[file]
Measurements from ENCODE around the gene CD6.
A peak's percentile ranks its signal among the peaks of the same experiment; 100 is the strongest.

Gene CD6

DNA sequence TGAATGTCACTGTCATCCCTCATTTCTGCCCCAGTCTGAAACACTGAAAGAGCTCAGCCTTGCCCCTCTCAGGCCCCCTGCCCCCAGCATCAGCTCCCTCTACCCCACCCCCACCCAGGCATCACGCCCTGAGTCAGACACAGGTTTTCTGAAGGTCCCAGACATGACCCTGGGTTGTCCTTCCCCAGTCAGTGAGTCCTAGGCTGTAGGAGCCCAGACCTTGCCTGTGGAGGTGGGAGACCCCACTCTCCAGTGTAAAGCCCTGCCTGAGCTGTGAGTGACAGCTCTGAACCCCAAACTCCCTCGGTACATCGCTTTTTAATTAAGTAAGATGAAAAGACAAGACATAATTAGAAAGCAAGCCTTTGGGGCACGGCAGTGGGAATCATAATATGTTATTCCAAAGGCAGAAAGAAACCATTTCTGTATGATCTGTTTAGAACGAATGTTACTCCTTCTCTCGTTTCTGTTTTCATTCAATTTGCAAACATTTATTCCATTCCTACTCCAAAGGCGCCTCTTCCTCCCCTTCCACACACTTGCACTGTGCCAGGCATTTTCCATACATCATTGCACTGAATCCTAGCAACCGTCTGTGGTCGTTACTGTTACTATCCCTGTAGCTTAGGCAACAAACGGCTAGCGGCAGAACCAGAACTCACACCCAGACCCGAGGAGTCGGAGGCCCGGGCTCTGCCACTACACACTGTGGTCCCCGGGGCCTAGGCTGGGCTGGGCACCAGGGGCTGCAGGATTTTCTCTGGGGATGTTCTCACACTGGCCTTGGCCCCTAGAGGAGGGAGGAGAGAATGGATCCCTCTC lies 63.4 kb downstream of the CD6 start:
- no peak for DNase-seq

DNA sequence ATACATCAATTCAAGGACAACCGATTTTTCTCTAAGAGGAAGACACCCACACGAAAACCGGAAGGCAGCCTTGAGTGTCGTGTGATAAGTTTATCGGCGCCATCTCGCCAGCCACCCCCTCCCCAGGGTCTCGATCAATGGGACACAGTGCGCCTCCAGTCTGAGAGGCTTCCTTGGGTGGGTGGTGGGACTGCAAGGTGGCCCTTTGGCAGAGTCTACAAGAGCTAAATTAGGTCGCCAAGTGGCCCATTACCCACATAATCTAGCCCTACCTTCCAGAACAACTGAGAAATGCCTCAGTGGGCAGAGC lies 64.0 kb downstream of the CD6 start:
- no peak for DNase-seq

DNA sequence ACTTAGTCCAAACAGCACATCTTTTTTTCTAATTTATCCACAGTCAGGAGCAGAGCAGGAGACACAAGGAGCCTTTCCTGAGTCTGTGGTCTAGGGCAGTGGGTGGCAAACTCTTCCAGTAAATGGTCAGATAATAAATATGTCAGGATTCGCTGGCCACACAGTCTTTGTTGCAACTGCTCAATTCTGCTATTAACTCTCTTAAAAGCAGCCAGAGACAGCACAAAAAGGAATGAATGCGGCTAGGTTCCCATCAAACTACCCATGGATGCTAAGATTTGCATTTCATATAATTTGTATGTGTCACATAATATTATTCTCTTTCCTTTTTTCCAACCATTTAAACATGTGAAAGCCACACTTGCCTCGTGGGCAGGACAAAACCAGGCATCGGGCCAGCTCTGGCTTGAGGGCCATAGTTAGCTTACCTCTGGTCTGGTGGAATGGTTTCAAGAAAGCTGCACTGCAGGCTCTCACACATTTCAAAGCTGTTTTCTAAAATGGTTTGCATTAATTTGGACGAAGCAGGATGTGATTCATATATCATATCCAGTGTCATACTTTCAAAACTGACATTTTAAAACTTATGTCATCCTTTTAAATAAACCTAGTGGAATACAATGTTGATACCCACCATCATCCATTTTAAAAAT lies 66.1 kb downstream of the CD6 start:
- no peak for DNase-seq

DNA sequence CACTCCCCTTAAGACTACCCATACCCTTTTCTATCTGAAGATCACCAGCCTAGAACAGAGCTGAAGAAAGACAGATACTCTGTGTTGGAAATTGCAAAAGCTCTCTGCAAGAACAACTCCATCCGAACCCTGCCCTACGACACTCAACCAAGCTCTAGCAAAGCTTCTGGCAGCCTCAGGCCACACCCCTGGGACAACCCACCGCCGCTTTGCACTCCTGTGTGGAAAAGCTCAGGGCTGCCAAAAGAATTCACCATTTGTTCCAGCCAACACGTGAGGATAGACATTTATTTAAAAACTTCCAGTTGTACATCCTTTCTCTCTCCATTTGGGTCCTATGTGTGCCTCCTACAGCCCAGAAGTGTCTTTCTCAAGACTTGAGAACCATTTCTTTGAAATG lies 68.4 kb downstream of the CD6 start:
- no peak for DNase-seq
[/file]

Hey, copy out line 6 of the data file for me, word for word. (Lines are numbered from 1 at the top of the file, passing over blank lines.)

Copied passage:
DNA sequence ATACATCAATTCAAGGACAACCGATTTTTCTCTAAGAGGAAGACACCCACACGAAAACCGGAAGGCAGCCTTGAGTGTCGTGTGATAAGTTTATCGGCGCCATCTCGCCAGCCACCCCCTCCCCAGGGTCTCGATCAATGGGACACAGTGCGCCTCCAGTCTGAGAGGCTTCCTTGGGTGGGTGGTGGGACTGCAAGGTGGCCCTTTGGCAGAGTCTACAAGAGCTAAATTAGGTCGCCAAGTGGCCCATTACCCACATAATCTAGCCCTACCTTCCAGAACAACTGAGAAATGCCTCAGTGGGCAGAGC lies 64.0 kb downstream of the CD6 start: